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From Chris Douglas <cdoug...@apache.org>
Subject Re: When are incompatible changes acceptable (HDFS-12990)
Date Fri, 12 Jan 2018 04:26:29 GMT
On Thu, Jan 11, 2018 at 6:34 PM Tsz Wo Sze <szetszwo@yahoo.com> wrote:

> The question is: how are we going to fix it?
>

What do you propose? -C

> No incompatible changes are allowed between 3.0.0 and 3.0.1. Dot releases
> only allow bug fixes.
>
> We may not like the statement above but it is our compatibility policy.
> We should either follow the policy or revise it.
>
> Some more questions:
>
>    - What if someone is already using 3.0.0 and has changed all the
>    scripts to 9820?  Just let them fail?
>    - Compared to 2.x, 3.0.0 has many incompatible changes. Are we going
>    to have other incompatible changes in the future minor and dot releases?
>    What is the criteria to decide which incompatible changes are allowed?
>    - I hate that we have prematurely released 3.0.0 and make 3.0.1
>    incompatible to 3.0.0. If the "bug" is that serious, why not fixing it in
>    4.0.0 and declare 3.x as dead?
>    - It seems obvious that no one has seriously tested it so that the
>    problem is not uncovered until now. Are there bugs in our current release
>    procedure?
>
>
> Thanks
> Tsz-Wo
>
>
>
> On Thursday, January 11, 2018, 11:36:33 AM GMT+8, Chris Douglas <
> cdouglas@apache.org> wrote:
>
>
> Isn't this limited to reverting the 8020 -> 9820 change? -C
>
> On Wed, Jan 10, 2018 at 6:13 PM Eric Yang <eyang@hortonworks.com> wrote:
>
> > The fix in HDFS-9427 can potentially bring in new customers because less
> > chance for new comer to encountering “port already in use” problem.  If
> we
> > make change according to HDFS-12990, then this incompatible change does
> not
> > make incompatible change compatible.  Other ports are not reverted
> > according to HDFS-12990.  User will encounter the bad taste in the mouth
> > that HDFS-9427 attempt to solve.  Please do consider both negative side
> > effects of reverting as well as incompatible minor release change.
> Thanks
> >
> > Regards,
> > Eric
> >
> > From: larry mccay <lmccay@apache.org>
> > Date: Wednesday, January 10, 2018 at 10:53 AM
> > To: Daryn Sharp <daryn@oath.com>
> > Cc: "Aaron T. Myers" <atm@apache.org>, Eric Yang <eyang@hortonworks.com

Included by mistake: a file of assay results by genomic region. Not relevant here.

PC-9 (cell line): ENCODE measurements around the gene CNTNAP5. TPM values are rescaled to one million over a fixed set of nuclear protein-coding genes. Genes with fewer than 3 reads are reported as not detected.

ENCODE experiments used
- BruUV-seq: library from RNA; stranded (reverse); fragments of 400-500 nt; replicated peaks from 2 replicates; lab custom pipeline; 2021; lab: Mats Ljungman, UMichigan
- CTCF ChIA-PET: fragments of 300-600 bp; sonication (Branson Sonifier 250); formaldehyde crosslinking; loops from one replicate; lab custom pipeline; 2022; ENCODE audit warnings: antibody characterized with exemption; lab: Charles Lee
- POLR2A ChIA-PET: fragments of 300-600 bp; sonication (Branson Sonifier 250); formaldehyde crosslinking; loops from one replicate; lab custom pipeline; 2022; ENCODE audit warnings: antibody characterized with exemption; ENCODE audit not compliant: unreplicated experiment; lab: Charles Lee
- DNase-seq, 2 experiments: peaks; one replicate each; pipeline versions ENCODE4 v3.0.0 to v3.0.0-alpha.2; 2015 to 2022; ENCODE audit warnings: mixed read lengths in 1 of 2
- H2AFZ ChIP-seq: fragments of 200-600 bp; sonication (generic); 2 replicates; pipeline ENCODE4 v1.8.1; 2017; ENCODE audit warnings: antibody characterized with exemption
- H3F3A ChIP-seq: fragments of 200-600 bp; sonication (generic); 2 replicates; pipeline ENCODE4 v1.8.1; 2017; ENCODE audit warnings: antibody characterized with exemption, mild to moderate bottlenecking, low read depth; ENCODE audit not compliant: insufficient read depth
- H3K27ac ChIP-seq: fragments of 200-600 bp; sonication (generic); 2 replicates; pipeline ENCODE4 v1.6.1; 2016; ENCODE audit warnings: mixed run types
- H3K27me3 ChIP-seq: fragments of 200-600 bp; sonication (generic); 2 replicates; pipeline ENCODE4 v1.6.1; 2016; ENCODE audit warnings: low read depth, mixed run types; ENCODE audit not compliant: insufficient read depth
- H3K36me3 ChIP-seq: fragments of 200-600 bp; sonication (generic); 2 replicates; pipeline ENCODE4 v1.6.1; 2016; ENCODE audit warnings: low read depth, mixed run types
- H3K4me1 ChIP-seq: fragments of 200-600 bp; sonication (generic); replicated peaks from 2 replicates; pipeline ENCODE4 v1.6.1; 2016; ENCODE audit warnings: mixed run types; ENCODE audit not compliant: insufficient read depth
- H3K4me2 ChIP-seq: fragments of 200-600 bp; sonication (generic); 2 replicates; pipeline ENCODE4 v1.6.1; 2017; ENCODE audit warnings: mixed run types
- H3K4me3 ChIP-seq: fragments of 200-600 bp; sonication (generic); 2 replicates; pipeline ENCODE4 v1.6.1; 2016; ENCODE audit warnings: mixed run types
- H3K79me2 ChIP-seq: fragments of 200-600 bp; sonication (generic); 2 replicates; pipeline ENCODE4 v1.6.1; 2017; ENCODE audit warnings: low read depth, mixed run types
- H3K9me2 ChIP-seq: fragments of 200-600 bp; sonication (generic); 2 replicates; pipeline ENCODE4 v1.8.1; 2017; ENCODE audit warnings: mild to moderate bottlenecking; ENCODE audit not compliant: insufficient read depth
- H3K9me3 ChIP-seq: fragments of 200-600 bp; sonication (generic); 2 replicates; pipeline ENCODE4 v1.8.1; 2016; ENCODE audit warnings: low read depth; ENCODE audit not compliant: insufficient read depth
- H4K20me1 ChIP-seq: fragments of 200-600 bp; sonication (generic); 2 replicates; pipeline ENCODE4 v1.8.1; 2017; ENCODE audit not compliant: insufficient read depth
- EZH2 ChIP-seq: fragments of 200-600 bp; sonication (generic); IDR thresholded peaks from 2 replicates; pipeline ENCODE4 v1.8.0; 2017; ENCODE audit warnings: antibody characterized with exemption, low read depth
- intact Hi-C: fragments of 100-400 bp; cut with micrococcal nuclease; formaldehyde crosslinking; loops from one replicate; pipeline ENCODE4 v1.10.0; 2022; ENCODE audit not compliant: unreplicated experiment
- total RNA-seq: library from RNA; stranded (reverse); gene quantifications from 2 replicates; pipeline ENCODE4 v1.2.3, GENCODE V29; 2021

> >,
> > Chris Douglas <cdouglas@apache.org>, Hadoop Common <
> > common-dev@hadoop.apache.org>
> > Subject: Re: When are incompatible changes acceptable (HDFS-12990)
> >
> > On Wed, Jan 10, 2018 at 1:34 PM, Daryn Sharp <daryn@oath.com<mailto:
> > daryn@oath.com>> wrote:
> >
> > I fully agree the port changes should be reverted.  Although
> > "incompatible", the potential impact to existing 2.x deploys is huge.
> I'd
> > rather inconvenience 3.0 deploys that compromise <1% customers.  An
> > incompatible change to revert an incompatible change is called
> > compatibility.
> >
> > +1
> >
> >
> >
> >
> > Most importantly, consider that there is no good upgrade path existing
> > deploys, esp. large and/or multi-cluster environments.  It’s only
> feasible
> > for first-time deploys or simple single-cluster upgrades willing to take
> > downtime.  Let's consider a few reasons why:
> >
> >
> >
> > 1. RU is completely broken.  Running jobs will fail.  If MR on hdfs
> > bundles the configs, there's no way to transparently coordinate the
> switch
> > to the new bundle with the port changed.  Job submissions will fail.
> >
> >
> >
> > 2. Users generally do not add the rpc port number to uris so unless their
> > configs are updated they will contact the wrong port.  Seamlessly
> > coordinating the conf change without massive failures is impossible.
> >
> >
> >
> > 3. Even if client confs are updated, they will break in a multi-cluster
> > env with NNs using different ports.  Users/services will be forced to add